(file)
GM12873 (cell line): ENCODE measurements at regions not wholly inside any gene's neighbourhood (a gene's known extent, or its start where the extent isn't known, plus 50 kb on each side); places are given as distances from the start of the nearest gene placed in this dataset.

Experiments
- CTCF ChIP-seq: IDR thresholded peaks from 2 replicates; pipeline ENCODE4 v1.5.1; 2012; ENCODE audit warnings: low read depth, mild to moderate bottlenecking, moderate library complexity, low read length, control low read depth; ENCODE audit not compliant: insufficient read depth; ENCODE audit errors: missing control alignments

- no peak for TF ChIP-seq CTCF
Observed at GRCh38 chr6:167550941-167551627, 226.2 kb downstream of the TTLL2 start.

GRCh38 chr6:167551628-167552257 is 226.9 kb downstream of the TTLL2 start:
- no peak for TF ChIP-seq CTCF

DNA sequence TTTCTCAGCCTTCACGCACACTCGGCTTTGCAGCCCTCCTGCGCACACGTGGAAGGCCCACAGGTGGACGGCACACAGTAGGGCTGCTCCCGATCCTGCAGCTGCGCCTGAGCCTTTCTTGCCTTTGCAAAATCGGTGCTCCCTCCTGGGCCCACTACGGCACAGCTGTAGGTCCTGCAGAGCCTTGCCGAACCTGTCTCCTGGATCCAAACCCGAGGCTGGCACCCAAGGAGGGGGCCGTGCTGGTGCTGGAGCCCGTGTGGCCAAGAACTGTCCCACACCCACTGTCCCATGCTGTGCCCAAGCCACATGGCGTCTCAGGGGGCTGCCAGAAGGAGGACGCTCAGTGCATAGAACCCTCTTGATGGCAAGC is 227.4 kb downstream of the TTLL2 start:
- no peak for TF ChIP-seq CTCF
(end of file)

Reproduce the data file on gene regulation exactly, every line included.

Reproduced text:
GM12873 (cell line): ENCODE measurements at regions not wholly inside any gene's neighbourhood (a gene's known extent, or its start where the extent isn't known, plus 50 kb on each side); places are given as distances from the start of the nearest gene placed in this dataset.

Experiments
- CTCF ChIP-seq: IDR thresholded peaks from 2 replicates; pipeline ENCODE4 v1.5.1; 2012; ENCODE audit warnings: low read depth, mild to moderate bottlenecking, moderate library complexity, low read length, control low read depth; ENCODE audit not compliant: insufficient read depth; ENCODE audit errors: missing control alignments

- no peak for TF ChIP-seq CTCF
Observed at GRCh38 chr6:167550941-167551627, 226.2 kb downstream of the TTLL2 start.

GRCh38 chr6:167551628-167552257 is 226.9 kb downstream of the TTLL2 start:
- no peak for TF ChIP-seq CTCF

DNA sequence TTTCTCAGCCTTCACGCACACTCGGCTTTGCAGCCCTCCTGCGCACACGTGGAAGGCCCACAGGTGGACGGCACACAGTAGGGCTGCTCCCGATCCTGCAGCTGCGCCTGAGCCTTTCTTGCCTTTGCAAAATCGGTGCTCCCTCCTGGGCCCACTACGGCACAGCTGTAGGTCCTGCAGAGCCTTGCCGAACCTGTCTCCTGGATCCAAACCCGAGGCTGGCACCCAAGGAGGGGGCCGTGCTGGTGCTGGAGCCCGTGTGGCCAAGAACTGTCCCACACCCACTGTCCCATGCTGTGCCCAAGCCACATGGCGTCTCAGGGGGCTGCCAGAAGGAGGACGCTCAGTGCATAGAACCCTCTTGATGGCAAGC is 227.4 kb downstream of the TTLL2 start:
- no peak for TF ChIP-seq CTCF